Amid ongoing writers strikes, Laura Blum-Smith from Writers Guild of America West endorsed the new guidelines, saying that “they are part of a deeply necessary effort to revive antitrust enforcement. This is a moment that highlights the urgency of including writer concerns in every element of antitrust enforcement”
“Companies like Disney Amazon, Netflix gained power through anti-competitive consolidation and vertical integration,” Blum-Smith continued. “And they’ve used their leverage to undervalue writers and writing even as they make billions off of writers’ work.”
Chanda Causer from Main Street Alliance spoke to the effects of consolidation on small businesses and described how “unchecked corporate power is accelerating the monopolization of many industries, and is stacking the deck against Main Street.”
Katy Milani from the Institute for Local Self-Reliance explained how “merger enforcement has become more and more disconnected from the law and from the reality of how our markets work,” and how the FTC and DOJ’s new guidelines could help change that.
Anne Schwagerl from the Minnesota Farmers Union emphasized the importance of public input, saying that “the agencies will receive plenty of feedback from attorneys and economists about these guidelines, but they need to hear directly from those of us on the frontlines of our monopoly crisis.”
John Arensmeyer from Small Business Majority explained how small business depend on a health, robust competitive environment to be able to function and survive — and that the draft merger guidelines would address the current gap in antitrust enforcement.
Matt Seiler from National Community Pharmacists Association discussed how the past few decades of big healthcare mergers have hurt local pharmacists. “Too often, transactions have resulted in an oligopolistic market structure that allows each vertical to exercise on new market power,” he said.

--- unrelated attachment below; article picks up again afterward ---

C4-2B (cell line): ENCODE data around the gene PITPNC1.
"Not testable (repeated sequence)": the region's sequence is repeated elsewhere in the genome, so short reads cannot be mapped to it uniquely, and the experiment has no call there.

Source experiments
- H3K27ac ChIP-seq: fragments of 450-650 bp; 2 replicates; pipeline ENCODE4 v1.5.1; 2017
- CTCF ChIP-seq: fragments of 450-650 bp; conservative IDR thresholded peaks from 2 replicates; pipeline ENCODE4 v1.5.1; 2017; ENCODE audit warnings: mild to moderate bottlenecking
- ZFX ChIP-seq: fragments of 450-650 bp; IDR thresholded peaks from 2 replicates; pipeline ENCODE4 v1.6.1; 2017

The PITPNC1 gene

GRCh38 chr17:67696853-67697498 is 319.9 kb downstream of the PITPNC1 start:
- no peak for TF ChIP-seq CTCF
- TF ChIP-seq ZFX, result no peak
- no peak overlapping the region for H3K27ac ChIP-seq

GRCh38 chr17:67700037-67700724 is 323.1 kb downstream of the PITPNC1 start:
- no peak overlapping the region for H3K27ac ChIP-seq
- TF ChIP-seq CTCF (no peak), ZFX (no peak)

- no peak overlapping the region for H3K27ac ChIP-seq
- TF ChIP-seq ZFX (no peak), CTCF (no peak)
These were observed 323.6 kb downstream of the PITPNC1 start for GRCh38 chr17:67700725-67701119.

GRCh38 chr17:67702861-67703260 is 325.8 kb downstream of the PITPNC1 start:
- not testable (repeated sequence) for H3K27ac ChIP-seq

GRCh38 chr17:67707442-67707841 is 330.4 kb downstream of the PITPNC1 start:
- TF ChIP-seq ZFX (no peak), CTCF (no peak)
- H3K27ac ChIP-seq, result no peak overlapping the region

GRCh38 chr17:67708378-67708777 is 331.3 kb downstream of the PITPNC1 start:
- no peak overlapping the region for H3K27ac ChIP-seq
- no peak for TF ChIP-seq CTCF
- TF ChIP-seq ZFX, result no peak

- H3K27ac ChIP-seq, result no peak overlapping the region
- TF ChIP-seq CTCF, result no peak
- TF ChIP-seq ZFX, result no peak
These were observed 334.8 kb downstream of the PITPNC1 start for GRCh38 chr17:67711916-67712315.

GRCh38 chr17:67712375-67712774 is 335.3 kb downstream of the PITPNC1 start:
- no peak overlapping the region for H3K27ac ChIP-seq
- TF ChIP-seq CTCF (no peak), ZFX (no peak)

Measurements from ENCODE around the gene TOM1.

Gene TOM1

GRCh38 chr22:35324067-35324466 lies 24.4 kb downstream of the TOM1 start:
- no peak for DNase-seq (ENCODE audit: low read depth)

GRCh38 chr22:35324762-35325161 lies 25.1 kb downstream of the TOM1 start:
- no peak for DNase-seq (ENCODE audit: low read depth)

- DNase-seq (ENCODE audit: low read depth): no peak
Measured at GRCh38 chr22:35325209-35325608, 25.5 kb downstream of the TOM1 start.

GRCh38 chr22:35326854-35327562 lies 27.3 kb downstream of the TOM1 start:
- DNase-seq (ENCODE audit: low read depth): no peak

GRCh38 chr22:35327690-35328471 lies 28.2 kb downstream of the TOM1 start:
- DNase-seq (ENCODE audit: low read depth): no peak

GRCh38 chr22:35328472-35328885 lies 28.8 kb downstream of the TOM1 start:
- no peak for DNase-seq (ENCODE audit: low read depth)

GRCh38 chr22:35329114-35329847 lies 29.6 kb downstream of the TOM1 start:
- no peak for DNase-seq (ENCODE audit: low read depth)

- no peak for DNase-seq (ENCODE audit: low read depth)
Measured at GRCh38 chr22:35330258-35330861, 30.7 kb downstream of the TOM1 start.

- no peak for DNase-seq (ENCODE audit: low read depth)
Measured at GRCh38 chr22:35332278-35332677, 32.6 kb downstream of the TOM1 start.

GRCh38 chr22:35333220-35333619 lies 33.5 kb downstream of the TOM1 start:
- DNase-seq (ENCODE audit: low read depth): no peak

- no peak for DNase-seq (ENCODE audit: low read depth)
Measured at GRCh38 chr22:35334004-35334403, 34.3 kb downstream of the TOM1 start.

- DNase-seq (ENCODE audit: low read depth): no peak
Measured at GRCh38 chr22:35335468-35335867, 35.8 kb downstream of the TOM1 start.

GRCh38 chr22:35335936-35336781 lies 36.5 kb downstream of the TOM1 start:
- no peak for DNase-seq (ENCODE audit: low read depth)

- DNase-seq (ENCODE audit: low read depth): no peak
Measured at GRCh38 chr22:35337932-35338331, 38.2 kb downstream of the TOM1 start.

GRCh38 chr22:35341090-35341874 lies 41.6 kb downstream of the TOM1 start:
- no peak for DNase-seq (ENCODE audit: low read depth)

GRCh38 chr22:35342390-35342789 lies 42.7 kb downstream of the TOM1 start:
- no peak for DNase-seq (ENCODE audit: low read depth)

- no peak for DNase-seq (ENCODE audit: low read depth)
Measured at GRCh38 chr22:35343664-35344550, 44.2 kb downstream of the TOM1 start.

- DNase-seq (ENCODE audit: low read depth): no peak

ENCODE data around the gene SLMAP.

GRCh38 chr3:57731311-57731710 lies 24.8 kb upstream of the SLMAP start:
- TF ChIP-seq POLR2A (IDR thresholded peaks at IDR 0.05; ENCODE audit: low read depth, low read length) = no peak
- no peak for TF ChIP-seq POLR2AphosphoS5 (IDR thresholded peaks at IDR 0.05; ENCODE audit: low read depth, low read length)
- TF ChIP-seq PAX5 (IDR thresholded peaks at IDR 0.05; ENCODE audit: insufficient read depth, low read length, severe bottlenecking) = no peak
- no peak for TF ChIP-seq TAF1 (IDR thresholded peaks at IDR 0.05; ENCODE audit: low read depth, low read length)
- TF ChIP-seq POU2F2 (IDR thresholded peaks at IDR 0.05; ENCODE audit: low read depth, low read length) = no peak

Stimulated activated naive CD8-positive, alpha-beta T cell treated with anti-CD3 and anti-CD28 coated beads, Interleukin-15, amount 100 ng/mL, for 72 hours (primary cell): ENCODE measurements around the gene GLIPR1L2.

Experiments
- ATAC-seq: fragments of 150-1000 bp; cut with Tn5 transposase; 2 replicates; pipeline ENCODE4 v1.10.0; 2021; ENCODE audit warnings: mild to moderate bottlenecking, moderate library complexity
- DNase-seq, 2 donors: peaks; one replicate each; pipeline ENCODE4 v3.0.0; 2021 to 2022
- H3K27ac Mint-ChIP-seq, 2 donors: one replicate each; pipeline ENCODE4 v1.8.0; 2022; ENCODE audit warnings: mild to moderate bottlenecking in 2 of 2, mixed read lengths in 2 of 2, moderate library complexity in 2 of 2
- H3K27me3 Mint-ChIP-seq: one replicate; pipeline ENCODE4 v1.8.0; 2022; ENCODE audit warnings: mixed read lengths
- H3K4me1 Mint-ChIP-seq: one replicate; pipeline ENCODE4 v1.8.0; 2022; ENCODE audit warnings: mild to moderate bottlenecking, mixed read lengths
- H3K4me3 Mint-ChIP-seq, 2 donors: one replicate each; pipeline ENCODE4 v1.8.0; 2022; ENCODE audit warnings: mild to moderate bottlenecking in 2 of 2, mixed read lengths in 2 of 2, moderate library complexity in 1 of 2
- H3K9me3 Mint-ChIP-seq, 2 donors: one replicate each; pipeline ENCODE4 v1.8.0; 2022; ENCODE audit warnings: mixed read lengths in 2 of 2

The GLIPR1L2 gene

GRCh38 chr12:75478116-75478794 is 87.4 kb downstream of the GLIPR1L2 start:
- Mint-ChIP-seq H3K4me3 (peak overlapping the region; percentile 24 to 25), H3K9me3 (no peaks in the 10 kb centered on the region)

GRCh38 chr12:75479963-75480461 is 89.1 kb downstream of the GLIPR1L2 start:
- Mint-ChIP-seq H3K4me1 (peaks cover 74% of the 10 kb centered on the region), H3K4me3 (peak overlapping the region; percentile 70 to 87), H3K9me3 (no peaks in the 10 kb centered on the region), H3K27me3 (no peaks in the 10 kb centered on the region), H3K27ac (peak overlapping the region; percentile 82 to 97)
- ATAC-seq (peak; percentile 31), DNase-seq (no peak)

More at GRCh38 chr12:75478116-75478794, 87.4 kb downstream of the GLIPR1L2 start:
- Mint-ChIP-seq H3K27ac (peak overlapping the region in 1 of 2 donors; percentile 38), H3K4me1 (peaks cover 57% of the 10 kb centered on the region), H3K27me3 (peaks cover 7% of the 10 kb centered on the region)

Ashley Woolheater from the Open Markets Institute said that the DOJ and FTC’s hard work to draft new guidelines “demonstrates how serious the Biden administration is about reining in the monopolists and restoring a more democratic system that benefits all of us.”
Maria Langholz from Demand Progress concluded with an inspiring call to action for public input. “Every major antitrust reform in this country’s long history has been authored not by bureaucrats or technocrats but by a populist uprising, and this moment is no different,” said Langholz. “We the people, in order to form a more perfect and dynamic economy, will offer our voice in support of stronger merger guidelines. I hope that our voices will be heard.”
Watch the full event here.
Share your feedback on the draft guidelines at ShareYourMergerStory.org.
Learn more about Economic Liberties here.
The American Economic Liberties Project works to ensure America’s system of commerce is structured to advance, rather than undermine, economic liberty, fair commerce, and a secure, inclusive democracy. Economic Liberties believes true economic liberty means entrepreneurs and businesses large and small succeed on the merits of their ideas and hard work; commerce empowers consumers, workers, farmers, and engineers instead of subjecting them to discrimination and abuse from financiers and monopolists; foreign trade arrangements support domestic security and democracy; and wealth is broadly distributed to support equitable political power.